How much time have you set aside for the formal photos after the ceremony?

It’s really important that you set aside an hour after the ceremony for the formal portraits of the families and bridal party. The most important part of this hour is the time we get to spend capturing the snuggles, kisses, and excitement between the two of you as a newly married couple. Again, if you want those gorgeous, intimate, love photos that you see when you’re surfing on the internet, it’s important that you set aside some time!

What is most important to you?

What are the most important things that you want to get out of your wedding day? Is it the photos? Time with your family?

I know there is a lot more to think about when it comes to planning a wedding, especially with thinking about all the things you need to do for THE day, but these are just some pointers to get you started and headed in a good direction!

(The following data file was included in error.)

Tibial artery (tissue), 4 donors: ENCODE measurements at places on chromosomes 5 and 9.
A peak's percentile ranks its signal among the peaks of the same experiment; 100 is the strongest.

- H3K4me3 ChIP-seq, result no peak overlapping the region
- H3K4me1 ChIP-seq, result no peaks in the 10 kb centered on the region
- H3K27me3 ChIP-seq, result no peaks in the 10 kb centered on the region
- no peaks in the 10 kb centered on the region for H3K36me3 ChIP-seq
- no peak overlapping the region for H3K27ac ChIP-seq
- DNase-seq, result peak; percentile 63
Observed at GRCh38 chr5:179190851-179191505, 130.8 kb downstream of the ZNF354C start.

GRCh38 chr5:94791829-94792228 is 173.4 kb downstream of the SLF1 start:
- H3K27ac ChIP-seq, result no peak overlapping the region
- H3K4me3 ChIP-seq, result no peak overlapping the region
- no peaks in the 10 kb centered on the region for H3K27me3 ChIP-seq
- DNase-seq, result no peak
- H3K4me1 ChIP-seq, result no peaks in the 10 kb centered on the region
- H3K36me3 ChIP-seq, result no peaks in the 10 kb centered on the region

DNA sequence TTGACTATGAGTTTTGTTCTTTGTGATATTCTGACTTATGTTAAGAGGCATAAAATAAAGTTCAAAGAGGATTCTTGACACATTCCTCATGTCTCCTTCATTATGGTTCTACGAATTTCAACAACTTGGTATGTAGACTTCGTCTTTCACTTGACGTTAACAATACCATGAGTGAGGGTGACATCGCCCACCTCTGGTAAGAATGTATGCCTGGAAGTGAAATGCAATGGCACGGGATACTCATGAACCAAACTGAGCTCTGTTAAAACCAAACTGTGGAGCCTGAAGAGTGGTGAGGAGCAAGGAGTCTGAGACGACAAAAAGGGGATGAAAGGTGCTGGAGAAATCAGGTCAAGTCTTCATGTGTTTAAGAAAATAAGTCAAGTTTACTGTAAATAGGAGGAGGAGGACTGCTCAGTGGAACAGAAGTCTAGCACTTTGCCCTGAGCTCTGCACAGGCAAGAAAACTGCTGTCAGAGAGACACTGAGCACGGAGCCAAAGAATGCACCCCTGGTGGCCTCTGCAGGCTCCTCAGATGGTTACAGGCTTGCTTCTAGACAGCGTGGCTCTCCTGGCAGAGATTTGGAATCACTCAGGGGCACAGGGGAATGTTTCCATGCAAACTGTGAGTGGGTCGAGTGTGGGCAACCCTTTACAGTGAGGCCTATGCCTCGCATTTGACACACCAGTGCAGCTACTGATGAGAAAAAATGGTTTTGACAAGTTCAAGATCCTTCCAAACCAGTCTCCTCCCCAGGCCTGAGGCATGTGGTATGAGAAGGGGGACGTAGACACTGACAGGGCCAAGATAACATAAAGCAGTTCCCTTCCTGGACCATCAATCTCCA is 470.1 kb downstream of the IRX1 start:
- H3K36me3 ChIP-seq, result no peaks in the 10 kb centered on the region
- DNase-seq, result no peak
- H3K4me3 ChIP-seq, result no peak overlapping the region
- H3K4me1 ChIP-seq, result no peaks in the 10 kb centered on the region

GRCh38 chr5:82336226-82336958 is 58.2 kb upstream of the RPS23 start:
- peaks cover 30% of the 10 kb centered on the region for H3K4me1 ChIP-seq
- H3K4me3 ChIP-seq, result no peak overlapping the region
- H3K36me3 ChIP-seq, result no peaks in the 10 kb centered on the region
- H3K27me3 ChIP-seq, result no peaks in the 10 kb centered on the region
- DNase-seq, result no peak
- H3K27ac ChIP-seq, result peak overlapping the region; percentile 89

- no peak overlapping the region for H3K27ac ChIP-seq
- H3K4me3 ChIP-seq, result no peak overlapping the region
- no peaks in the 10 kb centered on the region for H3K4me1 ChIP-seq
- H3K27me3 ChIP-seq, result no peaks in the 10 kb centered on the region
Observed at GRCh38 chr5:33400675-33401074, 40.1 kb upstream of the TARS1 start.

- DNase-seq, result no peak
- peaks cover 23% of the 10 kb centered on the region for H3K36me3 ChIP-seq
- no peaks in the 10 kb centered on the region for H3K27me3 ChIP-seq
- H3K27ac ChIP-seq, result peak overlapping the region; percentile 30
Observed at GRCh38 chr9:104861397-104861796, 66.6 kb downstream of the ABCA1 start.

For all the brides that I take care of, we set up a consultation meeting about two weeks to a month before your wedding that really gets into the details about what is important for you on your day. We set up a schedule for the day based on your needs and priorities (and make sure we know when everything is happening, and where it all goes down!), that way we get everything you want on one of the biggest days of your life! You are in good hands when you book with me 🙂

Tips for your engagement session; Linda Barry Photography; Portland ME Wedding Photographer

First off, if you’re reading this and newly engaged – Congratulations!! It is such an exciting time in your life to be engaged to the person of your dreams! Not to mention, we all enjoy some new fabulous jewelry to show off 😉